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Keywords:

  • bud set;
  • latitude;
  • light-emitting diode;
  • light quality;
  • photoperiod;
  • phytochrome

ABSTRACT

  1. Top of page
  2. ABSTRACT
  3. INTRODUCTION
  4. MATERIALS AND METHODS
  5. RESULTS
  6. DISCUSSION
  7. ACKNOWLEDGMENTS
  8. REFERENCES

Seedlings of trees with a free growth pattern cease growth when night-lengths become shorter than a critical value, and this critical night-length (CNL) decreases with increasing latitude of origin. In northern populations, the light quality also appears to play an important role and a clinal variation in requirement for far-red (FR) light has been documented. In this study we dissected the light quality requirements for maintaining growth in different latitudinal populations of Norway spruce (Picea abies (L.) H. Karst.) using light emitting diodes for red (R), FR and blue (B) light, as 12 h day extension to provide 24 h photoperiod. At equal spectral photon flux, FR light was more effective than R light in maintaining growth, and the requirement of both R and FR increased with northern latitude of origin. One-to-one mixtures of R and FR light were more effective in maintaining growth than either FR or R light alone, indicating a possible interaction between R and FR light maintaining growth. Using the blue light as day extension could not prevent growth cessation in any of the populations, but delayed the bud set slightly in all populations. Our results suggest that phytochrome(s) are the primary photoreceptors in high irradiance responses maintaining growth in Norway spruce seedlings.


INTRODUCTION

  1. Top of page
  2. ABSTRACT
  3. INTRODUCTION
  4. MATERIALS AND METHODS
  5. RESULTS
  6. DISCUSSION
  7. ACKNOWLEDGMENTS
  8. REFERENCES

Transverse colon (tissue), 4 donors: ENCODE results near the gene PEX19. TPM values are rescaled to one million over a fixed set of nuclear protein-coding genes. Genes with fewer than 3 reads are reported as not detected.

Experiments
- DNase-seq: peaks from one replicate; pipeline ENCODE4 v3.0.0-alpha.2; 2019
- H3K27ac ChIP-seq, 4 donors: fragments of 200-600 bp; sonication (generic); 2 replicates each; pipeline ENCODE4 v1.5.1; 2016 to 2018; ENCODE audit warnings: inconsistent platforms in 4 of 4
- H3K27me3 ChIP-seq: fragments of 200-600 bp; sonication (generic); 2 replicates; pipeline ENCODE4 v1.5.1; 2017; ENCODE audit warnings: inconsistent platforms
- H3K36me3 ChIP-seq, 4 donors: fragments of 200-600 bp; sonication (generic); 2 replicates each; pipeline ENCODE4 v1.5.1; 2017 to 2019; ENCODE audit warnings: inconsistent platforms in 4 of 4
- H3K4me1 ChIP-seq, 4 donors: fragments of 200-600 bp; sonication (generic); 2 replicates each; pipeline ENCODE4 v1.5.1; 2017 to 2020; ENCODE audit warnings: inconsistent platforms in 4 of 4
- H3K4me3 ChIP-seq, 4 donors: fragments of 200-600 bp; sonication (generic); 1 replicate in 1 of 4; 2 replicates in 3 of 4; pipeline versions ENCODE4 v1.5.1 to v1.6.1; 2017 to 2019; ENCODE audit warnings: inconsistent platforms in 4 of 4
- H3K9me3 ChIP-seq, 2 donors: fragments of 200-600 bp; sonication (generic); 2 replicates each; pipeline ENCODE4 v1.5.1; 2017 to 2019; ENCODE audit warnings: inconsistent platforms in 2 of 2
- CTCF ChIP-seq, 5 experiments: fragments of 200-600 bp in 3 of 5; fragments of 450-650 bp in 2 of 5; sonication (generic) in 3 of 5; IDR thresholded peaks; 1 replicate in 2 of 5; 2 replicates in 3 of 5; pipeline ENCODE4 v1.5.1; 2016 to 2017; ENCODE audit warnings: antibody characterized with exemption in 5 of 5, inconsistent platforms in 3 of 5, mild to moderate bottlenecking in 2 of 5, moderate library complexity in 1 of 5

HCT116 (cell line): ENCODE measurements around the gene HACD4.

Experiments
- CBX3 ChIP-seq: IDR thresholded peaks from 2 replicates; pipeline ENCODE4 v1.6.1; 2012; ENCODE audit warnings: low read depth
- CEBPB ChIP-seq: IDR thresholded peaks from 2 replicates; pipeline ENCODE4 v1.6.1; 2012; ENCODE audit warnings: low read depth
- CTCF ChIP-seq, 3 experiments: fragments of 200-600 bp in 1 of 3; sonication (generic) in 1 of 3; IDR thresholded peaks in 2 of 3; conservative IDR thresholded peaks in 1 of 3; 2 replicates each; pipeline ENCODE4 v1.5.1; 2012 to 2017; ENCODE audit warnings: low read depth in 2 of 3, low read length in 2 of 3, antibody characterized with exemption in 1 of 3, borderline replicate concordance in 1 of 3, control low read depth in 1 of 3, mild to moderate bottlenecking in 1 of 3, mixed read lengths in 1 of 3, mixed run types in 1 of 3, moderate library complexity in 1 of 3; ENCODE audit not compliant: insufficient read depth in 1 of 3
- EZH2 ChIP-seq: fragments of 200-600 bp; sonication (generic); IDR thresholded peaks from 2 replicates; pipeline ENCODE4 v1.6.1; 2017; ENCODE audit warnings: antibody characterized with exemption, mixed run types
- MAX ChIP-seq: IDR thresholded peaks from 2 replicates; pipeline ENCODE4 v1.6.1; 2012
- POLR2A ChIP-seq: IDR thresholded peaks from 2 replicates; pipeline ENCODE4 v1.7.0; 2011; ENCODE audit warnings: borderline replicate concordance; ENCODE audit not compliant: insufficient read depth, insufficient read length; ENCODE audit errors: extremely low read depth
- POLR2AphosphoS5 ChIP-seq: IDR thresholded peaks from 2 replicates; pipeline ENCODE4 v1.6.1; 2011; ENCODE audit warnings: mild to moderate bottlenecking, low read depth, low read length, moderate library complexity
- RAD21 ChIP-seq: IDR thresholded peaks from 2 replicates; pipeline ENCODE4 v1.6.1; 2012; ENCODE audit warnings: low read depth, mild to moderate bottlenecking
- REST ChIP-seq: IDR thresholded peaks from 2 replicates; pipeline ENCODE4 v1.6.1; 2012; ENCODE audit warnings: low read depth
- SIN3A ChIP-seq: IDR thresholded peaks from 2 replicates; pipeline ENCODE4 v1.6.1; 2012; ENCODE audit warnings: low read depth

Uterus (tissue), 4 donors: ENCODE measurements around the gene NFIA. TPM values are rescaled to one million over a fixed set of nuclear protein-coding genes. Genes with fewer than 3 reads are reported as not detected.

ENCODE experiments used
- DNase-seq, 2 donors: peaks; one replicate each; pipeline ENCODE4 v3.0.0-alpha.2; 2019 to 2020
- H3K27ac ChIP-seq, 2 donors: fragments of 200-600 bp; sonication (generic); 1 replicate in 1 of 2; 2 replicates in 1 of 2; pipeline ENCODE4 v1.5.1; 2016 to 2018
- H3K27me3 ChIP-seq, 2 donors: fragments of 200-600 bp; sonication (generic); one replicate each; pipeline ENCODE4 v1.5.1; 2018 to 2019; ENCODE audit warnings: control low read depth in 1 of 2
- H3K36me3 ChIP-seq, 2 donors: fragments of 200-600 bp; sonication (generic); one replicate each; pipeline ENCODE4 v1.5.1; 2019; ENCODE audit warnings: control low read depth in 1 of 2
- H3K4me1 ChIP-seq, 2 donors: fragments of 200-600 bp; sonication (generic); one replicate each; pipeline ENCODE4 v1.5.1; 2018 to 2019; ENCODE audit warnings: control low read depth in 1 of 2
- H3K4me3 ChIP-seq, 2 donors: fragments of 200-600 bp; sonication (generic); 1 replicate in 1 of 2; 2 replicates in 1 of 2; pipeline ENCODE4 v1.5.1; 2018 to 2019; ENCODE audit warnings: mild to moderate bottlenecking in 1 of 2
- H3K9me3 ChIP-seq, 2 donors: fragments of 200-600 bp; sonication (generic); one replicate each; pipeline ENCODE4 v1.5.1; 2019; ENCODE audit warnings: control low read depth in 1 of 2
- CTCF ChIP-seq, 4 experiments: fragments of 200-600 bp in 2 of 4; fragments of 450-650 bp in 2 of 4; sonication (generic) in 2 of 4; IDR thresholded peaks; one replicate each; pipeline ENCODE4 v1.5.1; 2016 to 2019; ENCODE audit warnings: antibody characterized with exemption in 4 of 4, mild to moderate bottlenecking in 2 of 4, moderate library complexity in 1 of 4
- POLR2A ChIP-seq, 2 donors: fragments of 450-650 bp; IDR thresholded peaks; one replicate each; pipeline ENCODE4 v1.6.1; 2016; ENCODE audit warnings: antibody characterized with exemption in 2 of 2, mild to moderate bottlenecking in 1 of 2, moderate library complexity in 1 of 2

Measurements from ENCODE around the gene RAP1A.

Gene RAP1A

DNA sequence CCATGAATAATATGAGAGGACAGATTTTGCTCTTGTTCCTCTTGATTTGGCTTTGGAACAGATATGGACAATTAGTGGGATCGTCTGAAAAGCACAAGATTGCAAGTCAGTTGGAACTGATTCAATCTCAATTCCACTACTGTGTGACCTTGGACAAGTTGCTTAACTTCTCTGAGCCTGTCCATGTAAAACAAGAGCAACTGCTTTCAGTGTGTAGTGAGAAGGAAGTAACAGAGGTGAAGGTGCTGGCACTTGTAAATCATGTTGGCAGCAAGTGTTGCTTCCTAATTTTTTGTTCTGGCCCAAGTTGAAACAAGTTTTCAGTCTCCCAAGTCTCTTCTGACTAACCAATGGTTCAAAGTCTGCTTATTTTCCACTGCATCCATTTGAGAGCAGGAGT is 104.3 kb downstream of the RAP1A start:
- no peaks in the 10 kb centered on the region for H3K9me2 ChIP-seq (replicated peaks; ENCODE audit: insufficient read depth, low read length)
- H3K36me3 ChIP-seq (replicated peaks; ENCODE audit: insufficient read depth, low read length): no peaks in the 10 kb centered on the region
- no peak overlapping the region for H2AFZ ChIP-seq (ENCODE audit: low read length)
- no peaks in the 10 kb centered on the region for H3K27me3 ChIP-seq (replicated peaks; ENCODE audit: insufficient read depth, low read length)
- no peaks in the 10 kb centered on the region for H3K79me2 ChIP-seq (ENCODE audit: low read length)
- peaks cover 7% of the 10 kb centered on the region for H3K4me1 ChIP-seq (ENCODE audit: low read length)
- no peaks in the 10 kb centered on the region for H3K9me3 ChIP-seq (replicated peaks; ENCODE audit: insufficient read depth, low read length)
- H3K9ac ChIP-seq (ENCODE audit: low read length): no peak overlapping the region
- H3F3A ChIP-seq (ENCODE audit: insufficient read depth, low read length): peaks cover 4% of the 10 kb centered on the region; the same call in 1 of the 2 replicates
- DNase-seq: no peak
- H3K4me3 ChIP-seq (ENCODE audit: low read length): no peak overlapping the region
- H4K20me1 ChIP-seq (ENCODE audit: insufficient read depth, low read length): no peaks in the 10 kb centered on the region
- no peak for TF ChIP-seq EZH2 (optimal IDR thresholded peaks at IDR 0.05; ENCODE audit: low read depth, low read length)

It is vital for trees growing in temperate and boreal regions to stop growth in autumn to prepare for the freezing temperatures of the winter season. Growth cessation in autumn is a prerequisite for the development of terminal buds and full cold hardiness (Weiser 1970; Junttila & Kaurin 1990; Olsen et al. 1997). First year seedlings of most tree species have a free pattern of growth, and respond to night-lengths longer than a critical period, by ceasing apical growth and forming terminal bud (Nitsch 1957). The critical night-length (CNL) increases clinally with decreasing latitude (or altitude) of origin of the population, and is considered to be an adaptation to the length of the growing season (Håbjørg 1972b). The photoperiod has generally been considered the primary factor controlling shoot elongation in these plants, but day extension treatments of different light qualities have indicated another light monitoring system than night timekeeping. Experiments with northern populations of downy birch (Betula pubescens Ehrh.), bay willow (Salix pentandra L.) and Norway spruce (Picea abies (L.) H. Karst.) have documented a requirement for far-red (FR) light in the light period to maintain growth, and this demand increases clinally with increasing northern latitude of origin (Håbjørg 1972a; Junttila & Kaurin 1985; Clapham et al. 1998a). This has been suggested to be an adaptation to arrest growth in long photoperiods (close to or 24 h) at high northern latitudes (Nilsen 1985). These two light monitoring systems have been referred to as night timekeeping and day timekeeping, and appear to co-exist in woody species with a wide geographic distribution including regions above the arctic circle (Clapham et al. 1998b). The relative importance of either timekeeping system varies along a latitudinal cline of origin, with prevalence for night timekeeping at southern latitudes and day timekeeping at far northern latitudes.